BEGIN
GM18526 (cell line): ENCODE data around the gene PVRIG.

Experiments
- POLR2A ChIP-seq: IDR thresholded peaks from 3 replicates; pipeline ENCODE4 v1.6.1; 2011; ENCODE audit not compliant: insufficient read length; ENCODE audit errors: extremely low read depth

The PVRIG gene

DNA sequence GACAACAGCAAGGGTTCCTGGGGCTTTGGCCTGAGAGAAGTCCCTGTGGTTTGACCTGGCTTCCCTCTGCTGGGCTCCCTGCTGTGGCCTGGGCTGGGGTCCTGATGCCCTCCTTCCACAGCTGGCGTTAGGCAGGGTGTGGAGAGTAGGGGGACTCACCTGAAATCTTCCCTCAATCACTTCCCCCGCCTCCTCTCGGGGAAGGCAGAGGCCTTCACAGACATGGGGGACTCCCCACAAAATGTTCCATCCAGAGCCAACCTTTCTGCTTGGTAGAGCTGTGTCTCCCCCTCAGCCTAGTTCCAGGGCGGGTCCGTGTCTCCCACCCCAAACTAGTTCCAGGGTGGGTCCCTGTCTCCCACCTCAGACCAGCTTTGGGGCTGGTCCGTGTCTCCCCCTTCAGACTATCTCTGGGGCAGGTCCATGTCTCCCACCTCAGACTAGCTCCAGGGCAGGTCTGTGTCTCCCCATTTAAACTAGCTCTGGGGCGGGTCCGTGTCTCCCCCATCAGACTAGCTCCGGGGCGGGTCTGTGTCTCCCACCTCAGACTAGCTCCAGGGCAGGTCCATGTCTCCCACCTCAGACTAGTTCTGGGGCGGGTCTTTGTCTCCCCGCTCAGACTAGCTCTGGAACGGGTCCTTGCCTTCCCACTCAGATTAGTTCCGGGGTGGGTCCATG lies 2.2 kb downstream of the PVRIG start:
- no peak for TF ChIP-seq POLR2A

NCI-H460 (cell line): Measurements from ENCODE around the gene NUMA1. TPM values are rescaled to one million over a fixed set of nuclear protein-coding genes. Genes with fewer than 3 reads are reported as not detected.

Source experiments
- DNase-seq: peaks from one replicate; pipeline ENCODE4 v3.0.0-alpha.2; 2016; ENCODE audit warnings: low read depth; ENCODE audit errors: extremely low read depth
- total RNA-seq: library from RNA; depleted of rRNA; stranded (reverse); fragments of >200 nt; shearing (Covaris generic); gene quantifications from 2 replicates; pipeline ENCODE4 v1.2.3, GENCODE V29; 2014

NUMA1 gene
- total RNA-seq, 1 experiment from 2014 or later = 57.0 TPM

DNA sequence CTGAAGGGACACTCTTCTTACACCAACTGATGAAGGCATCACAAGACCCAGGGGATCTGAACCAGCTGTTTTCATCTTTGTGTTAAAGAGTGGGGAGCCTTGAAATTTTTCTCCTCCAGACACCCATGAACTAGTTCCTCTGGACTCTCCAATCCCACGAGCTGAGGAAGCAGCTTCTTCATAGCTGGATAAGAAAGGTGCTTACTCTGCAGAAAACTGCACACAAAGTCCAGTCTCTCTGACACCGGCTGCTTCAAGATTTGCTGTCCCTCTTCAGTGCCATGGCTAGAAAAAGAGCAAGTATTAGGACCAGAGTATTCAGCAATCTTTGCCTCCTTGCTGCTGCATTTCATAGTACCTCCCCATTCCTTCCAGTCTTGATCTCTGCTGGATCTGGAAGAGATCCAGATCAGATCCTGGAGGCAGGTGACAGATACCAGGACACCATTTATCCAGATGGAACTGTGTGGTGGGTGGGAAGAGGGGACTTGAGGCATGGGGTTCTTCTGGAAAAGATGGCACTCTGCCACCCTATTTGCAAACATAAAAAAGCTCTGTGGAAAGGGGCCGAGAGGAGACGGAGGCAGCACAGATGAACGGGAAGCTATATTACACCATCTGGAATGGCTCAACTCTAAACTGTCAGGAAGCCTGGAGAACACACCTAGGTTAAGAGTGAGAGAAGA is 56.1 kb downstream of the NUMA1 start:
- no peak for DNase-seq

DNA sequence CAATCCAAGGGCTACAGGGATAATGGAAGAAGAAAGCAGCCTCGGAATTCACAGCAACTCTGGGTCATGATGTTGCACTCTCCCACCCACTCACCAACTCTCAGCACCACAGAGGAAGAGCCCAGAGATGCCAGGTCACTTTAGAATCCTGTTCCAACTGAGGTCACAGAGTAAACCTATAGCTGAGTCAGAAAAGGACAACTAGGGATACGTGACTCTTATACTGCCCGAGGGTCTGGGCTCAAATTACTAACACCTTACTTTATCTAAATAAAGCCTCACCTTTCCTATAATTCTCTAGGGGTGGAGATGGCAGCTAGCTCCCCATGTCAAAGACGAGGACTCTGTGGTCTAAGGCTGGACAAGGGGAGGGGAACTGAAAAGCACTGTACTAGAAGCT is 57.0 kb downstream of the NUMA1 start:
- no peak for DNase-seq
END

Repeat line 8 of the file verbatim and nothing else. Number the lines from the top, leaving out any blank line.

Source experiments